Hence the acceptation of the word among ourselves, though we are fain to give it more grace and sentiment. The "genial bed” of Milton is not exactly Ovidian; though, by the way, the good-natured libertine was the favorite Latin poet of our great puritan.

We hear little of the bad genius among the Romans. They seem to have agreed to treat him as bad geniuses ought to be, and drop his acquaintance. But he was black, like his brother in Greece. Voltaire has a pleasant story of the black and white genius. Valerius Maximus, a servile writer, who had the luck to survive his betters and become a classic, tells a story (probably to please the men in power whom he deified) which appears to have been confounded with that of Brutus. “We are told by Valerius Maximus,” says Mr. Tooke,“ that when Cassius fled to Athens, after Anthony was beaten at Actium, there appeared to him a man of long stature, of a black swarthy complexion, with large hair, and a nasty beard. Cassius asked him who he was ; and the apparition answered, “I am your evil genius.'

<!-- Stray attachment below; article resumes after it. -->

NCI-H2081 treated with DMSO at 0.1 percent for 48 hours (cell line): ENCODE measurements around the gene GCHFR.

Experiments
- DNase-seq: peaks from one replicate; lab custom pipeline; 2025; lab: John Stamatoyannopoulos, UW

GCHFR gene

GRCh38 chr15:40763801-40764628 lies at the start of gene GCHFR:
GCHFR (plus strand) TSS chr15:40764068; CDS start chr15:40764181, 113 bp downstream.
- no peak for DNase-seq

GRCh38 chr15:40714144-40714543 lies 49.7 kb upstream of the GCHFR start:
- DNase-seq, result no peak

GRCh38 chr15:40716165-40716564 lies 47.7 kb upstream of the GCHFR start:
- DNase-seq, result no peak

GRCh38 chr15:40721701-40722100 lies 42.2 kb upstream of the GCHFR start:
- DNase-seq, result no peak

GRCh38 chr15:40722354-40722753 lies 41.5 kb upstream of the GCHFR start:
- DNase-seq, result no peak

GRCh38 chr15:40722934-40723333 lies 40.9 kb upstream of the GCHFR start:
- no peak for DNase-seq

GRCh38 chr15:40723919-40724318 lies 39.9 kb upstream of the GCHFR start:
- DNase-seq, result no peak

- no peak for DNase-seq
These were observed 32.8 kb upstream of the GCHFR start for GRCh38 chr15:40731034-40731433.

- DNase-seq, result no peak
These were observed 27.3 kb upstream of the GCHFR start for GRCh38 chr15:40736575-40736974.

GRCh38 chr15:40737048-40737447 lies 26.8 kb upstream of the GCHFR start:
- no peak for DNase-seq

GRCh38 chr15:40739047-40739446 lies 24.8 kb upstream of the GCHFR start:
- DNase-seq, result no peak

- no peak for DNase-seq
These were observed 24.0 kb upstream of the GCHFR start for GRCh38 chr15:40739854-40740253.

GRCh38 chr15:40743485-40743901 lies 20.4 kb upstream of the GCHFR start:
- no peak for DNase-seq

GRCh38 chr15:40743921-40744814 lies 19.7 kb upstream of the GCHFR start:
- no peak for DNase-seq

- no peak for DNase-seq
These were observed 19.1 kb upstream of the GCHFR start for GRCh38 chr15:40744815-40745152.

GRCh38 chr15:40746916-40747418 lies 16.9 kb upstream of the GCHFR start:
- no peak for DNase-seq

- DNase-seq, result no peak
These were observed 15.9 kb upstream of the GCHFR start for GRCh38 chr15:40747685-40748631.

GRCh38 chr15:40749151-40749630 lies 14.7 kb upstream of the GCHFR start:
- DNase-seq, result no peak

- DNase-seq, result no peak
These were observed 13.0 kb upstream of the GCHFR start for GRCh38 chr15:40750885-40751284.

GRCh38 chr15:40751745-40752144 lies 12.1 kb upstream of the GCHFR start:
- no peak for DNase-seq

*"Fastorum,” lib. i. v. 523. It is the description of a modern Florentine holiday.

Spenser has placed an evil genius at the gate of his false bower of bliss, and old genius, or the fatherly principle of life and care, at the door of the great nursery-gardens of the universe.

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Old genius the porter of them was ;
Old genius, the which a double nature has.

He letteth in, he letteth out to wend,
All that to come into this world desire ;
A thousand thousand naked babes attend
About him day and night, which do require
That he with fleshly weeds would them attire.

What follows and precedes this passage is a true piece of Platonical coloring, founded upon the old Greek allegories. These nursery grounds, sprouting with infants and with the germs of all things, would make a very happy place if it were not for Time, who with his “flaggy wings,” goes playing the devil among the beds, to the great regret of Venus. It is an old story, and a true ; and the worst of it is, that Venus herself (though the poet does not here say so) joins with her enemies to assist him.